With a few notable exceptions, luxury brands remain slow in building digital capabilities, revealed a report released by Exane BNP Paribas. While the impact of Burberry’s digital innovation story may be cooling as a public relations message, the British brand remains the global leader in digital luxury amidst a luxury market full of laggards, found a report released by financial services firm Exane BNP Paribas that graded leading luxury brands on their digital reach and customer experience.
The Internet is increasingly important to luxury sales. Indeed, digital is expected to drive, on average, 40 percent of projected sales growth from 2013 to 2020, as opportunities to open physical retail space diminish and consumers increasingly opt for the convenience of shopping online.
But the majority of luxury brands remain slow to build their digital capabilities and lack e-commerce sites geared towards important emerging markets, including China, Brazil, Russia, South Korea and the UAE. Some lack e-commerce altogether. LVMH-owned Celine, which has neither e-commerce nor a social media presence in any market and whose creative director Phoebe Philo has been quoted as saying “I’d rather walk down the street naked than join Facebook,” received the lowest score.
In recent years, as growth in emerging markets — notably China — carried the luxury industry, many brands under-invested in their digital presence. “Luxury companies did not have to develop online, as they could find easy growth elsewhere and many luxury executives grew accustomed to seeing the Internet as a place where you go for bargains,” said Luca Solca, head of luxury goods research at Exane BNP Paribas and one of the authors of the report.
“In the ideal world, they would like consumers to come to their stores. The trouble with that is, consumers do not live in the ideal world, they live in the real world,” he continued. “In the wise words of the CEO of a major high-end brand: ‘This argument that we don’t need the Internet because consumers can come to our stores reminds me of the argument in the 1970s that we don’t need stores abroad, because consumers can come to Paris and buy our brand there. How wise was that? Not very wise.”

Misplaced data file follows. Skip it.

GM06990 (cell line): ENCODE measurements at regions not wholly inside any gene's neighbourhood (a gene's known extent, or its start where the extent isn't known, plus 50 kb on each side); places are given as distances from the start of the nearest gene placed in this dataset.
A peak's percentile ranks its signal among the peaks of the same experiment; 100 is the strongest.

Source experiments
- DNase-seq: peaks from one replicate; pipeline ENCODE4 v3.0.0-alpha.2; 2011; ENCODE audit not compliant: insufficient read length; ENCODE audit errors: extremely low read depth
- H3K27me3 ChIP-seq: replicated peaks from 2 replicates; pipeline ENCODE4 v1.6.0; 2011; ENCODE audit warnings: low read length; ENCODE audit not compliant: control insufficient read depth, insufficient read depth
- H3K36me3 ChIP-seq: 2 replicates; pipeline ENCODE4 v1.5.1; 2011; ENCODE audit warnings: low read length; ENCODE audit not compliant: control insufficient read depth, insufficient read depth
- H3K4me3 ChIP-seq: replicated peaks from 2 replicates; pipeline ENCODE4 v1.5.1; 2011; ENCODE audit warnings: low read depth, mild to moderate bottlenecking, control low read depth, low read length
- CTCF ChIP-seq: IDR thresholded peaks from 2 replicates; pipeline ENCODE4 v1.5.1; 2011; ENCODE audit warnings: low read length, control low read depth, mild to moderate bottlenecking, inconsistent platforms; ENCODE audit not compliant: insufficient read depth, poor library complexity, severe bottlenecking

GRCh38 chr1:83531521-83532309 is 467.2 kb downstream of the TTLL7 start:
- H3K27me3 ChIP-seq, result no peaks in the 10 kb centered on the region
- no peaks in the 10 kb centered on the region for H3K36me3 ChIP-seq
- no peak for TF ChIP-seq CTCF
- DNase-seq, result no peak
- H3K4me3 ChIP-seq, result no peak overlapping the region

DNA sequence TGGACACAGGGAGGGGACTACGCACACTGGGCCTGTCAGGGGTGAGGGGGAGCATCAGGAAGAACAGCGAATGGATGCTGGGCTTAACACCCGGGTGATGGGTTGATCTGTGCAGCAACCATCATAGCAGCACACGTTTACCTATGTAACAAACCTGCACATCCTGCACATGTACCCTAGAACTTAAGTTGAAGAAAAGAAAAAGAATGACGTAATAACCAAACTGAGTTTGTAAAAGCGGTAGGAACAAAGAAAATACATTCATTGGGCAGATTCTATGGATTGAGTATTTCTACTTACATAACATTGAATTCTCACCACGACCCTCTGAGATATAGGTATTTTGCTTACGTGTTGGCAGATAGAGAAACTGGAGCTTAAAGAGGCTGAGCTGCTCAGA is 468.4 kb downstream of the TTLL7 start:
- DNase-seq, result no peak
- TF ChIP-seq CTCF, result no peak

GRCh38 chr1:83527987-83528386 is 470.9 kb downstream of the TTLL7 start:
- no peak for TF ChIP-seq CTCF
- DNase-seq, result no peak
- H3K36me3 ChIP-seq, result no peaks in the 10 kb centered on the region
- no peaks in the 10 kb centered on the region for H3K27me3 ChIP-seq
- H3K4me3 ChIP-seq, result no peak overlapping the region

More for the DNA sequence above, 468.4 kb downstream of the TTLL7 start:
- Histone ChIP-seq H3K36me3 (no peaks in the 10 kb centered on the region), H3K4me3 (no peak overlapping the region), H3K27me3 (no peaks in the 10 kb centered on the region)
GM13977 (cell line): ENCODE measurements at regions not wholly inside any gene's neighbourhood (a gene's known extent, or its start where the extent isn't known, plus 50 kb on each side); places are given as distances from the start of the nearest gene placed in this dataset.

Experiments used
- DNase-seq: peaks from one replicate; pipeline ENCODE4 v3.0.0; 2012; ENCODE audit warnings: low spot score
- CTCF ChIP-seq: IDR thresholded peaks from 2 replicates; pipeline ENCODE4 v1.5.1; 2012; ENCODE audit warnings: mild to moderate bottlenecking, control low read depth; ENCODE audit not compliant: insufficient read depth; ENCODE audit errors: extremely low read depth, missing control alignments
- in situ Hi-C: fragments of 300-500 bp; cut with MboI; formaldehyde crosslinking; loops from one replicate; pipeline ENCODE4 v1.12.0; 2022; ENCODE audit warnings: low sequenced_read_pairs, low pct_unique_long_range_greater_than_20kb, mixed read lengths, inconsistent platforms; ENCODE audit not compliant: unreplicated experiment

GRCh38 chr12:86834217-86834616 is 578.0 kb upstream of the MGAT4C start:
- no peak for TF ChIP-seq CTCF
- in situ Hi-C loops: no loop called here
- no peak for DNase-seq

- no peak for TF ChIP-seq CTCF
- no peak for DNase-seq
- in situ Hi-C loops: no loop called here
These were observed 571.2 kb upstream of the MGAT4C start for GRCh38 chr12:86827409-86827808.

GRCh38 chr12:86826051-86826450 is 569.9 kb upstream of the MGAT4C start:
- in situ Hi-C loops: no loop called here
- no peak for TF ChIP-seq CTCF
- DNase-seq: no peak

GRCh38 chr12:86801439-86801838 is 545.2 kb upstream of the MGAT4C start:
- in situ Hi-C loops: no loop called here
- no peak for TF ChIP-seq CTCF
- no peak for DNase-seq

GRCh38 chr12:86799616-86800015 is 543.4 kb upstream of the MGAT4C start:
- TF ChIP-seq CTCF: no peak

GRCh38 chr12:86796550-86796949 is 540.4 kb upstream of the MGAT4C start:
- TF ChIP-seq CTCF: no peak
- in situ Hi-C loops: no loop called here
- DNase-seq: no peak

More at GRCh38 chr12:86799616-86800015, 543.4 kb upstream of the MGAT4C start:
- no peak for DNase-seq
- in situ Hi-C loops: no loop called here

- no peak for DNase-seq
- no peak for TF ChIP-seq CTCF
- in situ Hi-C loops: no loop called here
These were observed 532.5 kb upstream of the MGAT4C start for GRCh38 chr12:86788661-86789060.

Louis Vuitton, in particular, has made significant strides in recent months, revamping its website in July in a move that has been interpreted as a signal of greater digital ambitions. But LVMH’s digital competitiveness across its fashion and leather goods portfolio remains highly inconsistent; along with Céline, Fendi, Givenchy and Dior trailed the pack of brands graded by the report.
The gap reveals the lack of a consistent digital strategy across the group, in sharp contrast to Kering, which has benefited from the joint venture established with Yoox in August 2012, said the report. (Gucci develops its digital strategy autonomously, but Kering’s smaller and mid-sized fashion brands, including Bottega Veneta, Saint Laurent and Balenciaga all work within the joint venture).
While most French brands were ranked roughly in the middle of the pack, several Italian companies, notably those not powered by Yoox, lagged behind. The report singled out Prada’s low digital competitiveness: “We see Prada seemingly abandoning an important organic growth opportunity, by trailing all players in its digital engagement.”
So what will it take for the digital laggards to catch up?
“CEOs in these companies should put digital engagement among the items at the top of their agenda. If so, things get done. But if the topic is buried somewhere deep within the organisation, nothing gets done.”
Credits: Business Of Fashion
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